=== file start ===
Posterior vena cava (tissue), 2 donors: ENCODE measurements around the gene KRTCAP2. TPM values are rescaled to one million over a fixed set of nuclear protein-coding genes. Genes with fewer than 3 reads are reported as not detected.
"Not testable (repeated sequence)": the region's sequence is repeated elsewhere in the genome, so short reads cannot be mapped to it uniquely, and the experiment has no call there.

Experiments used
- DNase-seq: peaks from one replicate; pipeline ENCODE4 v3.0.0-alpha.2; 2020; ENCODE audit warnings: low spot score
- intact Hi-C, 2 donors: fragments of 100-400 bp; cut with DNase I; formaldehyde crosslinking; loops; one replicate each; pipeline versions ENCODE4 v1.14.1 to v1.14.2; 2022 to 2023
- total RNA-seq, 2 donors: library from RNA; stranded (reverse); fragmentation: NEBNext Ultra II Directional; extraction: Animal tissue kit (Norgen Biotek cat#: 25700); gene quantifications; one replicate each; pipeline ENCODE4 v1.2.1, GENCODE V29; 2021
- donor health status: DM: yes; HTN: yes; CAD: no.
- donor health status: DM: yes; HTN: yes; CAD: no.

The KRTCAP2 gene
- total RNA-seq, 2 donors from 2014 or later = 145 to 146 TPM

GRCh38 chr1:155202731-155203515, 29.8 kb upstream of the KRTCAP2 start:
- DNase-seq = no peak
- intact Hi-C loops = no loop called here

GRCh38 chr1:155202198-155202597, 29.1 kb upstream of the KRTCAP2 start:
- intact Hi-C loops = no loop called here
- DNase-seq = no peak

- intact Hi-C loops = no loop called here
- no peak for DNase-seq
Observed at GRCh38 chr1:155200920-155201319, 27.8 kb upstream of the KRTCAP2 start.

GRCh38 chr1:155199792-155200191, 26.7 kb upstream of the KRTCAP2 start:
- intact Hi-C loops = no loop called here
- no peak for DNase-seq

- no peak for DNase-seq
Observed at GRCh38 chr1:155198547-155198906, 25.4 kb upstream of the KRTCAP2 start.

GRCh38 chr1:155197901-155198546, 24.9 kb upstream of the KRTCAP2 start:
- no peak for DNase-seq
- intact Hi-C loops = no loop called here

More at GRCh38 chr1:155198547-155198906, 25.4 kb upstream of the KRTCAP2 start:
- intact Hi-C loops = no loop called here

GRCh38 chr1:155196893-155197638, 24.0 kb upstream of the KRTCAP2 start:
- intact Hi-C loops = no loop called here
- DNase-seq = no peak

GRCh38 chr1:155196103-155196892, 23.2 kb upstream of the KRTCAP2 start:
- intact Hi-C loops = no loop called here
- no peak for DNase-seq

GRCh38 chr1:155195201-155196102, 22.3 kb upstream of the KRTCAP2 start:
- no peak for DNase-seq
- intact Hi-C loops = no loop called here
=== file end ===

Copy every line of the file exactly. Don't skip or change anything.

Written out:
Posterior vena cava (tissue), 2 donors: ENCODE measurements around the gene KRTCAP2. TPM values are rescaled to one million over a fixed set of nuclear protein-coding genes. Genes with fewer than 3 reads are reported as not detected.
"Not testable (repeated sequence)": the region's sequence is repeated elsewhere in the genome, so short reads cannot be mapped to it uniquely, and the experiment has no call there.

Experiments used
- DNase-seq: peaks from one replicate; pipeline ENCODE4 v3.0.0-alpha.2; 2020; ENCODE audit warnings: low spot score
- intact Hi-C, 2 donors: fragments of 100-400 bp; cut with DNase I; formaldehyde crosslinking; loops; one replicate each; pipeline versions ENCODE4 v1.14.1 to v1.14.2; 2022 to 2023
- total RNA-seq, 2 donors: library from RNA; stranded (reverse); fragmentation: NEBNext Ultra II Directional; extraction: Animal tissue kit (Norgen Biotek cat#: 25700); gene quantifications; one replicate each; pipeline ENCODE4 v1.2.1, GENCODE V29; 2021
- donor health status: DM: yes; HTN: yes; CAD: no.
- donor health status: DM: yes; HTN: yes; CAD: no.

The KRTCAP2 gene
- total RNA-seq, 2 donors from 2014 or later = 145 to 146 TPM

GRCh38 chr1:155202731-155203515, 29.8 kb upstream of the KRTCAP2 start:
- DNase-seq = no peak
- intact Hi-C loops = no loop called here

GRCh38 chr1:155202198-155202597, 29.1 kb upstream of the KRTCAP2 start:
- intact Hi-C loops = no loop called here
- DNase-seq = no peak

- intact Hi-C loops = no loop called here
- no peak for DNase-seq
Observed at GRCh38 chr1:155200920-155201319, 27.8 kb upstream of the KRTCAP2 start.

GRCh38 chr1:155199792-155200191, 26.7 kb upstream of the KRTCAP2 start:
- intact Hi-C loops = no loop called here
- no peak for DNase-seq

- no peak for DNase-seq
Observed at GRCh38 chr1:155198547-155198906, 25.4 kb upstream of the KRTCAP2 start.

GRCh38 chr1:155197901-155198546, 24.9 kb upstream of the KRTCAP2 start:
- no peak for DNase-seq
- intact Hi-C loops = no loop called here

More at GRCh38 chr1:155198547-155198906, 25.4 kb upstream of the KRTCAP2 start:
- intact Hi-C loops = no loop called here

GRCh38 chr1:155196893-155197638, 24.0 kb upstream of the KRTCAP2 start:
- intact Hi-C loops = no loop called here
- DNase-seq = no peak

GRCh38 chr1:155196103-155196892, 23.2 kb upstream of the KRTCAP2 start:
- intact Hi-C loops = no loop called here
- no peak for DNase-seq

GRCh38 chr1:155195201-155196102, 22.3 kb upstream of the KRTCAP2 start:
- no peak for DNase-seq
- intact Hi-C loops = no loop called here